For me, the one thing you can boil down a superhero, a hero, a god, is this one single thing, this one word, that haunts every one of us on every day of our lives.
Immortality. We fear to die. So we created these characters out of thin air and rumors from distant places to protect us and to become us, so that we can become the myth.
There are more similarities when you look closer into the world of mythology, and I very much intend to do so right now. As you may have noticed, I am focusing on the Greek mythology as I'm very familiar with it and I hate to trust the internet when telling you these things. So I will keep on going and use the Greek until your eyes can't see straight.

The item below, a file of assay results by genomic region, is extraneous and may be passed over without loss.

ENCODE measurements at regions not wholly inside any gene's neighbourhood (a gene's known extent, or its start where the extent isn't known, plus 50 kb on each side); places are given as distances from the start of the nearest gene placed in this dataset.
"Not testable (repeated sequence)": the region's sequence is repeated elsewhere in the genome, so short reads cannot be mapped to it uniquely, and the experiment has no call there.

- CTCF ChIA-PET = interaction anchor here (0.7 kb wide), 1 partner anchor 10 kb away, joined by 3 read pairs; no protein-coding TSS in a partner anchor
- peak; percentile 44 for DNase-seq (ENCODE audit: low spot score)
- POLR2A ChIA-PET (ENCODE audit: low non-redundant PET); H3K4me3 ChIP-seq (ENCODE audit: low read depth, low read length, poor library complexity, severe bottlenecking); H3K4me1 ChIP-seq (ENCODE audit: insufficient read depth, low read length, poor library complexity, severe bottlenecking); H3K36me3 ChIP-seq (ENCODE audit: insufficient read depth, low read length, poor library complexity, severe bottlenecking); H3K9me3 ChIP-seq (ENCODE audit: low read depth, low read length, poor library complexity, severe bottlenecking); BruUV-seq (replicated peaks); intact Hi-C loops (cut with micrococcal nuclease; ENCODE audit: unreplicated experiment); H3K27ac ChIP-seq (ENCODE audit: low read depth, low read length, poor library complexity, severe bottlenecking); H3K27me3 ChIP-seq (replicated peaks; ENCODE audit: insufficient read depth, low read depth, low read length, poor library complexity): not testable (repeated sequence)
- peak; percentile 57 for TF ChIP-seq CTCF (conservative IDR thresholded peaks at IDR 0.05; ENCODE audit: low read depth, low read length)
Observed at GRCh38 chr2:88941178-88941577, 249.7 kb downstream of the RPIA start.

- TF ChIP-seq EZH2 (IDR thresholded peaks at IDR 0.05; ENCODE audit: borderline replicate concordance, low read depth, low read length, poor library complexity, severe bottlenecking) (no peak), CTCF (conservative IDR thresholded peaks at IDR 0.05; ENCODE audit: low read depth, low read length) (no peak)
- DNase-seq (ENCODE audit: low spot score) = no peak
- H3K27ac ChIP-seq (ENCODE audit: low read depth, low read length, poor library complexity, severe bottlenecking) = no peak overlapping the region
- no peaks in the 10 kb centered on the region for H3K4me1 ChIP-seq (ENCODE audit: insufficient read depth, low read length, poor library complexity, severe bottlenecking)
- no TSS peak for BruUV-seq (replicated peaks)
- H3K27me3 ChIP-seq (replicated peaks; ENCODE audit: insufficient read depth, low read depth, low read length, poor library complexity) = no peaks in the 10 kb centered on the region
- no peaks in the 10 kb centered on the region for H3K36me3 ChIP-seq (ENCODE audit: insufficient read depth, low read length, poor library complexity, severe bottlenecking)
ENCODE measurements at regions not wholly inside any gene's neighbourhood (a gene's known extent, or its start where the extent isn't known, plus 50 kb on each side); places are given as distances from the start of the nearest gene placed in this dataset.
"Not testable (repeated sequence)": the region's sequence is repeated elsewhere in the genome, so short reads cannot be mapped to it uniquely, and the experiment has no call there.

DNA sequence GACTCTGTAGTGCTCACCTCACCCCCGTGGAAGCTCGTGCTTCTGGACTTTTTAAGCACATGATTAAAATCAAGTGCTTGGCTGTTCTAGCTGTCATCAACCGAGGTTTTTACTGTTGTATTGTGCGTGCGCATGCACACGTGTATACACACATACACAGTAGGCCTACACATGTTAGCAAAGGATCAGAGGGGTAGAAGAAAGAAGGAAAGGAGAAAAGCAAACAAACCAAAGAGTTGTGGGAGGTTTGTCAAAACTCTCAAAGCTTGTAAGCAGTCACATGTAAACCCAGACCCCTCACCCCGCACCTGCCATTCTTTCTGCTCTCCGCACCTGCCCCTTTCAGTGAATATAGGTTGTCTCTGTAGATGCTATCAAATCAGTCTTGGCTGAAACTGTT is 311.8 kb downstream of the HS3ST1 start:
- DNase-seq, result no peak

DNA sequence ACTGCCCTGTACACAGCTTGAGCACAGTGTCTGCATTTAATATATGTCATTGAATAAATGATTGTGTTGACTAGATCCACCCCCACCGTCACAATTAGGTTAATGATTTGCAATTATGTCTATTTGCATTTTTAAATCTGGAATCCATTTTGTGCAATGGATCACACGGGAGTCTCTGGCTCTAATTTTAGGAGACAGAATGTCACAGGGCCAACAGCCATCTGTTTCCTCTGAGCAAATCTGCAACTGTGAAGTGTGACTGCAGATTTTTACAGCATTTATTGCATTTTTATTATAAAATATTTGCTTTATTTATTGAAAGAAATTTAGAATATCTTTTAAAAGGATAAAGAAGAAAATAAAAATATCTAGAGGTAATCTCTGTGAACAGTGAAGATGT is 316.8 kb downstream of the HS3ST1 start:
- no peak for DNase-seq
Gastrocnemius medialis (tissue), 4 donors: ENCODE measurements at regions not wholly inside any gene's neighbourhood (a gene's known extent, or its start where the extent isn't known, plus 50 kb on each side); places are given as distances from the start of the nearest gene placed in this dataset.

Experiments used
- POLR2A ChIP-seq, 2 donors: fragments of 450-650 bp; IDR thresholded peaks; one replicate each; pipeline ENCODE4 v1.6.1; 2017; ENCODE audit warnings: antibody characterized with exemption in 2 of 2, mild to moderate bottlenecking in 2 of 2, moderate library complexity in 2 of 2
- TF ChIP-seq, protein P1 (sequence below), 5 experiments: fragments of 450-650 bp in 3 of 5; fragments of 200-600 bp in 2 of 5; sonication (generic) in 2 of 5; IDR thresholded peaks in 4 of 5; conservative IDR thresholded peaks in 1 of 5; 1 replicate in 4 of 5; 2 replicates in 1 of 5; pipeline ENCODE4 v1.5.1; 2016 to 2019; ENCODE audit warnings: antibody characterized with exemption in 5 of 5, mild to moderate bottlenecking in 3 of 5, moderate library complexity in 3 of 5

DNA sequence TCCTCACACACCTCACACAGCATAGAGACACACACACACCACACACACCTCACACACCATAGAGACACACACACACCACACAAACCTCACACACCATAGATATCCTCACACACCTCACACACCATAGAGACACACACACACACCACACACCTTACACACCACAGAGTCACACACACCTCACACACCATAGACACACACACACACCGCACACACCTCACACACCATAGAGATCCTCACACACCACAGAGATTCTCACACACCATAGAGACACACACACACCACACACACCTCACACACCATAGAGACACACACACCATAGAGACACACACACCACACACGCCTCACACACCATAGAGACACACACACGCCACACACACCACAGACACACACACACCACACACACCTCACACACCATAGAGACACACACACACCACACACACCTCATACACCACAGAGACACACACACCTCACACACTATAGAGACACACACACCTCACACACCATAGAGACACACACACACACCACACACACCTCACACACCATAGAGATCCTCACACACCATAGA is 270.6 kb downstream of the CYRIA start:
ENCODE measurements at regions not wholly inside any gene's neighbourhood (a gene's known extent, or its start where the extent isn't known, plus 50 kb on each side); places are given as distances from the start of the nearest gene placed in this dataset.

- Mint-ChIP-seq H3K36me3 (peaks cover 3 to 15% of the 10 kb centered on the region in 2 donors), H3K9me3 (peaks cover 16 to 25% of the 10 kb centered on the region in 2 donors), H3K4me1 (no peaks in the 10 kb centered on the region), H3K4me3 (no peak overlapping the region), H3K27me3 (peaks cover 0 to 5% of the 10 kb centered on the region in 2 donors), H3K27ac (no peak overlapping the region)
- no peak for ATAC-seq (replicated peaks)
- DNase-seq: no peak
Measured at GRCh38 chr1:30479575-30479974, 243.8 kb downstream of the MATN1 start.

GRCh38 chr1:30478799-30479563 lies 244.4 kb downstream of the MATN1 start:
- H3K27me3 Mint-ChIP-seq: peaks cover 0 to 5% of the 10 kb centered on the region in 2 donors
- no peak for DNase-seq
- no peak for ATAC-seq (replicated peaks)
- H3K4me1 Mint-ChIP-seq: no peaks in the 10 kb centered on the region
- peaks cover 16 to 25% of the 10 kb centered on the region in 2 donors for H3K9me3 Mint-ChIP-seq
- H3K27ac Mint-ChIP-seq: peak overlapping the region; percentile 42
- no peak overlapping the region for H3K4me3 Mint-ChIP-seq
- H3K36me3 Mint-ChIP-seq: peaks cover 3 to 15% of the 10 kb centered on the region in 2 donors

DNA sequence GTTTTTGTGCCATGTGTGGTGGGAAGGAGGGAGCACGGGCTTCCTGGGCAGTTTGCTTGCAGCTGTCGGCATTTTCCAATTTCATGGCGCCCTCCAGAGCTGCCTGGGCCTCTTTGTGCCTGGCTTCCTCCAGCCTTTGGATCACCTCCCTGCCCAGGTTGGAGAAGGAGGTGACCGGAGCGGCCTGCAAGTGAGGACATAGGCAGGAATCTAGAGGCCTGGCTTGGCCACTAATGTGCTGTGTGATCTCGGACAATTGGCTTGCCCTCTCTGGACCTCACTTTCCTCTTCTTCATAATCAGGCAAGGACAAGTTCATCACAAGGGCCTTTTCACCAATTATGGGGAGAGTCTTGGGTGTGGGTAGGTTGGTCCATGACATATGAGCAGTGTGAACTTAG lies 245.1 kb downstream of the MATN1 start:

One of the similarities we can find is the "legacy character," in which a character dies or retires but a new character emerges, carrying the torch. When Heracles died by the treachery of Hera and the jealousy of his wife (A centaur was also involved. You can't have a proper Greek death scene without at least one creature happening to be around. Today I find it exciting when I see a squirrel, but the Greek seem to have walked into strange creatures every other minute), he passed on the skin of the Nemean Lion as well as the arrows tipped in the blood of the Lernaean Hydra. The arrows even gained further importance long after his death in the Trojan War, as Philoktetes, the best marksman to ever enter a battlefield, wounds Paris, the one who stole Helena, mortally with one of them. You can argue that it was not him but the god Apollon (Duy here. That's the same as Apollo.) that was guiding his hand.
And with this we already touched the other thing I wanted to add: the shared universe.